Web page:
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Archive for the ‘Religion’ Category

Deuteronomy 18:20 “But if any prophet presumes to speak anything in my name that I have not authorized 27  him to speak, or speaks in the name of other gods, that prophet must die. 18:21 Now if you say to yourselves, 28  ‘How can we tell that a message is not from the Lord?’ 29  – 18:22 whenever a prophet speaks in my 30  name and the prediction 31  is notfulfilled, 32  then I have 33  not spoken it; 34  the prophet has presumed to speak it, so you need not fear him.”

(from net.bible.org)

Of course, this passage can also be misinterpreted and lead to religious wars.  However, I do wonder if we would get a few less doomsday predictions…

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Finally, someone from the Christian community has spoken up and pointed out that Charity and Social Justice are central and important basics of Christianity… that there is more to morality than abortion and gays…

More than 75 professors at Catholic University and other prominent Catholic colleges have written a pointed letter to Mr. Boehner saying that the Republican-supported budget he shepherded through the House of Representatives will hurt the poor, elderly and vulnerable, and therefore he has failed to uphold basic Catholic moral teaching.

“Mr. Speaker, your voting record is at variance from one of the Church’s most ancient moral teachings,” the letter says. “From the apostles to the present, the Magisterium of the Church has insisted that those in power are morally obliged to preference the needs of the poor. Your record in support of legislation to address the desperate needs of the poor is among the worst in Congress. This fundamental concern should have great urgency for Catholic policy makers. Yet, even now, you work in opposition to it.”

via Catholic Professors Criticize Boehner in Letter – NYTimes.com.

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The whole post is a good read, but the following caught my eye:

A reflection: Is our national medical obsession with chest pain a manifestation of our national anxiety and fear of uncertainty? Of our national terror of death, or our collective unease even in the face of relative security and prosperity? Is it because we’ve subsituted faith for pharmaceuticals?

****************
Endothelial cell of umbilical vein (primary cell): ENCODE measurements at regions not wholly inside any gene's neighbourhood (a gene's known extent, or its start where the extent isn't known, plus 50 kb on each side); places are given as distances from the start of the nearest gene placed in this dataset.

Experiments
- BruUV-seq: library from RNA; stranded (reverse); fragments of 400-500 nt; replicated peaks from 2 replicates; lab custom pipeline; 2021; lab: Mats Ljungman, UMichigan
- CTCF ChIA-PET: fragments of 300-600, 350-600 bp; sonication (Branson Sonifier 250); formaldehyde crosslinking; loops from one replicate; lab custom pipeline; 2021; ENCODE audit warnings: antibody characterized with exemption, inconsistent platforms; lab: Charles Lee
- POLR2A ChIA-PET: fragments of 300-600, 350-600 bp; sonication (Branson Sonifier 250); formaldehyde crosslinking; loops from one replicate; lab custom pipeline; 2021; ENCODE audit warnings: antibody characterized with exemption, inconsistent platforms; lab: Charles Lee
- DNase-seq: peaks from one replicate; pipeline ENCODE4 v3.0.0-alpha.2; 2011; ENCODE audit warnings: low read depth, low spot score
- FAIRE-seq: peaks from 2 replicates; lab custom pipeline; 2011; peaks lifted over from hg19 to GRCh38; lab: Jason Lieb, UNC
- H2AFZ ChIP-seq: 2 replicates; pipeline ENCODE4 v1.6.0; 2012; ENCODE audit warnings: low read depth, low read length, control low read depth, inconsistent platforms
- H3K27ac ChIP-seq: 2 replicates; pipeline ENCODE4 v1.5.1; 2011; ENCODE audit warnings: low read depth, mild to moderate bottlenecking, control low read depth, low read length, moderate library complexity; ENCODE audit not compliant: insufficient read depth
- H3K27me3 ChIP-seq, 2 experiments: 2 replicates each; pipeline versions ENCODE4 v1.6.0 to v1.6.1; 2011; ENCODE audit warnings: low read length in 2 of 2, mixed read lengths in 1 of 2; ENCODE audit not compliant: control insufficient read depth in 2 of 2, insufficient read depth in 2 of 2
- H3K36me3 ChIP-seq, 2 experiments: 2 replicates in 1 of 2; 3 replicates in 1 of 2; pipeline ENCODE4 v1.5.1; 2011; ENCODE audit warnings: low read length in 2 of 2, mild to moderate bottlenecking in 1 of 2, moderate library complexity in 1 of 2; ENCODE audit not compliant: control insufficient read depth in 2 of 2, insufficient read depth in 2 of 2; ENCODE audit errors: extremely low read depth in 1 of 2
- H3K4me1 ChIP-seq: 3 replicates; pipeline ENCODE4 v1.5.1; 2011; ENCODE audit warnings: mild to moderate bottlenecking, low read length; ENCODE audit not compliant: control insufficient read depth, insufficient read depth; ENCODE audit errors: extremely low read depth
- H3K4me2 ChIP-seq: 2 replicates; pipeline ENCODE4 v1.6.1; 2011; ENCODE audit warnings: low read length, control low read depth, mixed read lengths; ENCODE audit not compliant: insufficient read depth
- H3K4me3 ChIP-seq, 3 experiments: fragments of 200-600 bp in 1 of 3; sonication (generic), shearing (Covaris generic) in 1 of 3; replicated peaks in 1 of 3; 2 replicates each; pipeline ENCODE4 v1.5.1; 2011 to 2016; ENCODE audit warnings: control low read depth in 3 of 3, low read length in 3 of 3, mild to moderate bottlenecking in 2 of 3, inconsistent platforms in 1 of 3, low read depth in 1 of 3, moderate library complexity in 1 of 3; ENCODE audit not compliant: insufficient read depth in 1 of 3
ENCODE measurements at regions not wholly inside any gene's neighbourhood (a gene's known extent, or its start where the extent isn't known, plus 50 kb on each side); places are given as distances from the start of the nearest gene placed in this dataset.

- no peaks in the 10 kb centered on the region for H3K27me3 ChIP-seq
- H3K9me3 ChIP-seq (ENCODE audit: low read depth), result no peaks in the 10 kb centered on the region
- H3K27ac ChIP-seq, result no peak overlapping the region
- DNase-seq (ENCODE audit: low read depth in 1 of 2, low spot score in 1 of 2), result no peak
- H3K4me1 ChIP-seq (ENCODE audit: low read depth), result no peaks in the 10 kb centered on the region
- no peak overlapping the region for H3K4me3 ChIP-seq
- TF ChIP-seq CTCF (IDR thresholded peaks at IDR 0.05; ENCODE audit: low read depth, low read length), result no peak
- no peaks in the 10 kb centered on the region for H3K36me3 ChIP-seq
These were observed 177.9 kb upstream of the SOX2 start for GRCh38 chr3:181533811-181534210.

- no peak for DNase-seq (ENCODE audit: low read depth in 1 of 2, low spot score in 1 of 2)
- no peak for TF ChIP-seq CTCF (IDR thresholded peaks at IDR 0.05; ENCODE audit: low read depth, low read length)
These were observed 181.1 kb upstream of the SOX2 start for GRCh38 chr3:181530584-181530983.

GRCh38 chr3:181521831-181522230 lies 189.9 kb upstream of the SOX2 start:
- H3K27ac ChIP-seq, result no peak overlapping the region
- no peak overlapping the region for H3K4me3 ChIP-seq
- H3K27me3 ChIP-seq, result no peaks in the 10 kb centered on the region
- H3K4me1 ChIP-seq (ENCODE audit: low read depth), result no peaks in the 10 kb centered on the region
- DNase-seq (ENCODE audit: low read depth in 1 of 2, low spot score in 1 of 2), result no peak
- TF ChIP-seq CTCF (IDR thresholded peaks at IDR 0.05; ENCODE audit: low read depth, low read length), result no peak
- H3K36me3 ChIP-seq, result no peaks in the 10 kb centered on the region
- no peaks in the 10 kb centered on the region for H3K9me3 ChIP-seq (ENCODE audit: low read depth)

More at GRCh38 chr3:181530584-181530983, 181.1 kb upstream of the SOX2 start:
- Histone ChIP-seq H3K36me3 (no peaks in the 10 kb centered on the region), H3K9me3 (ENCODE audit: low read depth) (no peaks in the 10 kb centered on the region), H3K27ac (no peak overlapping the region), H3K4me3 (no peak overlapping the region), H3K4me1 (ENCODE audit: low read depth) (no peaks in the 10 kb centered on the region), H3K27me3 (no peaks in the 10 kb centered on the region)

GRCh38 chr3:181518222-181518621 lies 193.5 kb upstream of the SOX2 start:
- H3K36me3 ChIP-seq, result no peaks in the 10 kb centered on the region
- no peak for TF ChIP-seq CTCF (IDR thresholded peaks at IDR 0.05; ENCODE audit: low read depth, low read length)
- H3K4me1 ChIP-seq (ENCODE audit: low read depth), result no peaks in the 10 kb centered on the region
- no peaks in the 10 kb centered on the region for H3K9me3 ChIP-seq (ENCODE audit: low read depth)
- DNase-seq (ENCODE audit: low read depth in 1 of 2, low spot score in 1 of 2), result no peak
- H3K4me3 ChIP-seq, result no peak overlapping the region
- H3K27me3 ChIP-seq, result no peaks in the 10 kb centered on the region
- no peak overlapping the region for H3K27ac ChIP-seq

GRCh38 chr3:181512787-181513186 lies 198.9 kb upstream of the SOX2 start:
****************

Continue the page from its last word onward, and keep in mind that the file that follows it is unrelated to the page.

via edwinleap.com | Sunday morning in the ER.

My answer: yes.   More specifically, we have substituted Science as the religion, humanity as supreme, and have found both sorely lacking.

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Some of you may be familiar with Tim Keller, the head pastor at Redeemer Presbytarian Church here in New York.

Linked below is the transcript of a speech made by Tim Keller in an anniversary service to the families of victims of 9/11, made on September 10th, 2006.  The transcript is originally found on the blog of his son here.

For those of you who haven’t heard Tim Keller speak, I have to also recommend listening to his words shortly after the event, available at the Redeemer Sermon Store (I get no proceeds… )  You can download many free samples there as well.

As a minister, of course, I’ve spent countless hours with people who are struggling and wrestling with the biggest question – the WHY question in the face of relentless tragedies and injustices. And like all ministers or any spiritual guides of any sort, I scramble to try to say something to respond and I always come away feeling inadequate and that’s not going to be any different today. But we can’t shrink from the task of responding to that question. Because the very best way to honor the memories of the ones we’ve lost and love is to live confident, productive lives. And the only way to do that is to actually be able to face that question. We have to have the strength to face a world filled with constant devastation and loss. So where do we get that strength? How do we deal with that question? I would like to propose that, though we won’t get all of what we need, we may get some of what we need 3 ways: by recognizing the problem for what it is, and then by grasping both an empowering hint from the past and an empowering hope from the future.